As the Albright-Knox closes its for a major building and renovation project, the museum has opened a temporary location to continue showing exhibitions and its educational programs.
Located on the East Side across from the new Northland Workforce Training Center, the temporary Albright-Knox location is not a museum. Don’t expect to see the iconic Andy Warhol and Jackson Pollock paintings we’ve come to see as old friends at the temporary facility.
Jennifer Foley, the museum’s director of education and community engagement, recently told us how a tour of the space convinced the museum directors to move to the Northland building, which used to house an industrial powder-coating operation.
“We went in to take a look, and saw it had this great central area with these high ceilings, which looked like it had a lot of potential for exhibitions,” Foley told us in a recent phone interview. “Then, there’s this space to one side with a lot of windows that looked like it would be great for classrooms. We thought that it’s got the two key things that we really would like to see in a temporary space.
“There’s so much going on in the Northland area. We’re just super excited about everything happening there, to be working in a new space and to be working with new neighbors.”
Rather than seeing the Northland space as part of a holding pattern, the museum’s directors are looking to take advantage of the large exhibition space and tall ceilings. For instance, the current “Open House: Domestic Thresholds” exhibit features large full-scale house roofs.
“We wouldn’t have had space to do that in, at the Elmwood facility,” Foley said. “There wouldn’t have been a space that had just the square footage to be able to create that. It’s a site-specific piece that was literally built into the space.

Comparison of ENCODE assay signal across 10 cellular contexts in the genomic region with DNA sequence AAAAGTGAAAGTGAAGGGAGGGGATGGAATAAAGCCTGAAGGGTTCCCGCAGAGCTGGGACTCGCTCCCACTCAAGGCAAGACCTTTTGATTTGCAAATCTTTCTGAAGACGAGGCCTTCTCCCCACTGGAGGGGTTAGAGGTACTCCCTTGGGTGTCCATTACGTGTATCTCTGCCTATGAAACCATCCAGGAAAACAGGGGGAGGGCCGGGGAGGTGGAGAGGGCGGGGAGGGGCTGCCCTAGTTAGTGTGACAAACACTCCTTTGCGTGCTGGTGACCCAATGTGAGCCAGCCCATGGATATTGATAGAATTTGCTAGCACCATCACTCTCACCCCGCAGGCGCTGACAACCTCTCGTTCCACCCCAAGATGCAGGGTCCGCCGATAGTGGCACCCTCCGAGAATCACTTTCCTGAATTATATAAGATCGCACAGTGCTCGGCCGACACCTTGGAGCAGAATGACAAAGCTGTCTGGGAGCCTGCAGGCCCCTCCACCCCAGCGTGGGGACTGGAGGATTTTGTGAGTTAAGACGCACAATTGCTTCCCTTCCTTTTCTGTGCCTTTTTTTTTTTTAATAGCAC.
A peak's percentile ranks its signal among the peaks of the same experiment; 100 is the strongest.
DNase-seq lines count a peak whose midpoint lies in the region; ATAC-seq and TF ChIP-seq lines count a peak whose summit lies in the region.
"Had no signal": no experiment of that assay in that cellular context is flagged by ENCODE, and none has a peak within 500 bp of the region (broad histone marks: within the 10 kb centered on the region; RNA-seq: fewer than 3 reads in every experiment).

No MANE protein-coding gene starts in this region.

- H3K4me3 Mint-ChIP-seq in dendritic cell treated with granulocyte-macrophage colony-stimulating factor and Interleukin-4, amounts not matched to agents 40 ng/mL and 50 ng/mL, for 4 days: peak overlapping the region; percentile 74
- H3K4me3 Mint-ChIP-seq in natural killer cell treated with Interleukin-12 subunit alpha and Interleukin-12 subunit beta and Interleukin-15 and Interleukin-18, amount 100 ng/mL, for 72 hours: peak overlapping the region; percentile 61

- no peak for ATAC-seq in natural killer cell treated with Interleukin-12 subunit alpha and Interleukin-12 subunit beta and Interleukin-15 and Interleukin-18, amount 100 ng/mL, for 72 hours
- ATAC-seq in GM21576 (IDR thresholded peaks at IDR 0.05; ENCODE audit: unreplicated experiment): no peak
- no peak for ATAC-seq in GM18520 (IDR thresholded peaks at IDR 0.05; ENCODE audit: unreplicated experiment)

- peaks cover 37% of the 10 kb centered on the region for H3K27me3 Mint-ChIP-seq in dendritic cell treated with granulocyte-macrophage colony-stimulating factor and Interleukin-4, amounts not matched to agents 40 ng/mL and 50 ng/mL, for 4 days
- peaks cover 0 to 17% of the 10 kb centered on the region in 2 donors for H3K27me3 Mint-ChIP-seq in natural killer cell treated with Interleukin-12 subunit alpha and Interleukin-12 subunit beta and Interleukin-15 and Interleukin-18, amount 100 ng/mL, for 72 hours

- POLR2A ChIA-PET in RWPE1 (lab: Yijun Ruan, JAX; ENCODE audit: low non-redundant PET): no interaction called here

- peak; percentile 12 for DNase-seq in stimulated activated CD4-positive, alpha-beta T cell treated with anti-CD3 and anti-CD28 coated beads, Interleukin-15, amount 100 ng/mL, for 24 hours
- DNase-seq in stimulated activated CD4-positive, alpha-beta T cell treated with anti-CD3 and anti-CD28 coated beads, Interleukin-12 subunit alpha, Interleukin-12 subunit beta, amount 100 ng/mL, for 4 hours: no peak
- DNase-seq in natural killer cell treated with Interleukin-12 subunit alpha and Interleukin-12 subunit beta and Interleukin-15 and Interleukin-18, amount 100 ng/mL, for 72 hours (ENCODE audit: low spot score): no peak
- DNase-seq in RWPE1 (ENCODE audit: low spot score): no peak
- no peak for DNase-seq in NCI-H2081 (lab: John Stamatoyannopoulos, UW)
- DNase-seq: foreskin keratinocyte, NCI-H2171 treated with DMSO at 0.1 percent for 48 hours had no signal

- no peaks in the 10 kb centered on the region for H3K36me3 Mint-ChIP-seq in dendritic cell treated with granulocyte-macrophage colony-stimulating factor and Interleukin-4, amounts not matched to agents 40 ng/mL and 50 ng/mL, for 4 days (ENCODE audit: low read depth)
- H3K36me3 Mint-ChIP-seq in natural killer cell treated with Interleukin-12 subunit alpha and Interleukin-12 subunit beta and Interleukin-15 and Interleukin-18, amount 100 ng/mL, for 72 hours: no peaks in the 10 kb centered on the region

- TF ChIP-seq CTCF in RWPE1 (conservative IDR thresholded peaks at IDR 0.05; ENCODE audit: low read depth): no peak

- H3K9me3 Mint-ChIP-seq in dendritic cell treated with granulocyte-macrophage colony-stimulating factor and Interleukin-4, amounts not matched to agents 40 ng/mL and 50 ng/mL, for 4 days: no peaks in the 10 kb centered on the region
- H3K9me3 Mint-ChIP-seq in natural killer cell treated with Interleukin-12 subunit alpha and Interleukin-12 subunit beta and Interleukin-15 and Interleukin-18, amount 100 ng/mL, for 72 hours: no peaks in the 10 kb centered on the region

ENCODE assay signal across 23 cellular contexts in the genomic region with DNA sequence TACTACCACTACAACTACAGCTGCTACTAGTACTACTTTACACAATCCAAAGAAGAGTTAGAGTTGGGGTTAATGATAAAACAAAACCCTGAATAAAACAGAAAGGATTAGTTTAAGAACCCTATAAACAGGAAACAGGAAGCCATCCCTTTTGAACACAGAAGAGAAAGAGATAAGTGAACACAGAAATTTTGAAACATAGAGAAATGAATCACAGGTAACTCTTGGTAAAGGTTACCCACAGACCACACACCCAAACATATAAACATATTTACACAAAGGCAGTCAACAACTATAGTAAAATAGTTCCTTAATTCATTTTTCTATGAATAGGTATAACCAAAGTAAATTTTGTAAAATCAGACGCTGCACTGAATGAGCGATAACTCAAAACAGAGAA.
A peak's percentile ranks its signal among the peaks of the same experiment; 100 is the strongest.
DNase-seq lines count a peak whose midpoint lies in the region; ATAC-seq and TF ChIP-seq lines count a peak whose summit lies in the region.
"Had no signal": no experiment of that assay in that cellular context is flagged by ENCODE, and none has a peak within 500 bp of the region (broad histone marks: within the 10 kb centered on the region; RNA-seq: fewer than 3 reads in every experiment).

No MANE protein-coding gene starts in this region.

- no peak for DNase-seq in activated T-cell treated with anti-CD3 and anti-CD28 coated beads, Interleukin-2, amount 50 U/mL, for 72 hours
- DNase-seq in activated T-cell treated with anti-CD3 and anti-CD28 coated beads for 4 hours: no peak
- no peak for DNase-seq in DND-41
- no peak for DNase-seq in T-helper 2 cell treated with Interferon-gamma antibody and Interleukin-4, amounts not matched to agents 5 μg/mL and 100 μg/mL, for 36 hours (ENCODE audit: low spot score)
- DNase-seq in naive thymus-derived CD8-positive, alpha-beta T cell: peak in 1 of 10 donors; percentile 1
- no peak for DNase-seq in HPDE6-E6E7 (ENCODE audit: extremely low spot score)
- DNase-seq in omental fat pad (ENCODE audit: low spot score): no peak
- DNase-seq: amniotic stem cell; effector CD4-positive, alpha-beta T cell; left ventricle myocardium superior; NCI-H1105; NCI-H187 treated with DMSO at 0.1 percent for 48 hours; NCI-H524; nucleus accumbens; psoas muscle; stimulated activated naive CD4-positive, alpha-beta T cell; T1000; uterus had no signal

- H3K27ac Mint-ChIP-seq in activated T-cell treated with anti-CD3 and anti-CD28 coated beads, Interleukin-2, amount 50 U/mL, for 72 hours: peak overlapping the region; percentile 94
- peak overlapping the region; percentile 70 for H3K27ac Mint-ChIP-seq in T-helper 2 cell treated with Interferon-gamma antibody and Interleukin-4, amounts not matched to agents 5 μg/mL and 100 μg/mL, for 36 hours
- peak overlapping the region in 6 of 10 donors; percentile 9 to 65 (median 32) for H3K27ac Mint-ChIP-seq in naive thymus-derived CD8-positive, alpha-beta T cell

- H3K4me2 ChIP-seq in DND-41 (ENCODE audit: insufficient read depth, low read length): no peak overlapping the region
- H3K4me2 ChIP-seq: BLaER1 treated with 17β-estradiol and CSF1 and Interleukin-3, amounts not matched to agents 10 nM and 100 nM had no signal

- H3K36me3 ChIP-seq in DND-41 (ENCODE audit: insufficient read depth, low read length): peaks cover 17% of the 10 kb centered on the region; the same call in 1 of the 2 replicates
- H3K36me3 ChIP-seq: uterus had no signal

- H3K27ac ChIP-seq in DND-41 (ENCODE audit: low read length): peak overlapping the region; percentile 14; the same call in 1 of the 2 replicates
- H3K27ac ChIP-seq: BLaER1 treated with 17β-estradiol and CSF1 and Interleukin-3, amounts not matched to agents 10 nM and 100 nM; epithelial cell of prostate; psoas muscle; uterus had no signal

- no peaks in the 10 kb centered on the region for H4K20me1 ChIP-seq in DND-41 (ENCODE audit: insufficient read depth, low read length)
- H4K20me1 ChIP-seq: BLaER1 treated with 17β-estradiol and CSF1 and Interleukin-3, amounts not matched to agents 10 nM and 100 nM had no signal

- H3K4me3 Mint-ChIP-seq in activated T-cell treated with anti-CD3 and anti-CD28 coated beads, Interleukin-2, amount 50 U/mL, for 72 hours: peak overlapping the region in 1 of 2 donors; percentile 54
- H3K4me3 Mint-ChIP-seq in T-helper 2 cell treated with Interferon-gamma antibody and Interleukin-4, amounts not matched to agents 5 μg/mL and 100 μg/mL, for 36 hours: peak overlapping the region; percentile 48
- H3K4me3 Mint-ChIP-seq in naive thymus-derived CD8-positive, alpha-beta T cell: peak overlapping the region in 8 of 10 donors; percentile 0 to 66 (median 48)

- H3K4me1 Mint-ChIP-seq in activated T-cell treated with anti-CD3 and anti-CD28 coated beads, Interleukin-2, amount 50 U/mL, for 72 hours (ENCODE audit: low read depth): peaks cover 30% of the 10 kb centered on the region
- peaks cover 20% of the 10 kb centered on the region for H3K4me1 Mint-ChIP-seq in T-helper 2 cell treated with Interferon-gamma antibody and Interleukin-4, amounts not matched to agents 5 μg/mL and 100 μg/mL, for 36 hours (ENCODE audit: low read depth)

“Because it’s such a different space, we’re doing different kinds of exhibitions,” she added. “The Northland space is not a museum, but it is an amazing space to do some experimenting.”
In addition to making use of a large new exhibition area, the Northland space will also enable the Albright Knox to continue its educational programs. Foley said monthly Family Fundays, child art classes, adult studio classes, gallery talks, summer camps and other programming will continue to be held while the Elmwood campus goes through construction.
The current space and its programming are a work in progress, with museum personnel evaluating responses, making adjustments and learning as they go.
Foley said future plans for the space are “going to evolve over the next few years. We have a 3-year lease. We know that’s part of it but we don’t really know what’s going to happen beyond that.”
“Everything that you do is going to influence what you do in the future,” she continued. “I’m sure this facility will have an impact on how we operate after the building project is completed. What we’re really trying to focus on is being in Northland now and how we operate there now.
“We are looking forward to learning more; about the neighborhood, how the space works and making new friends and connections.”
612 Northland Ave, Buffalo, NY 14211
Hours: Friday 12 p.m.– 7 p.m., Saturday and Sunday 10 a.m. – 5 p.m.
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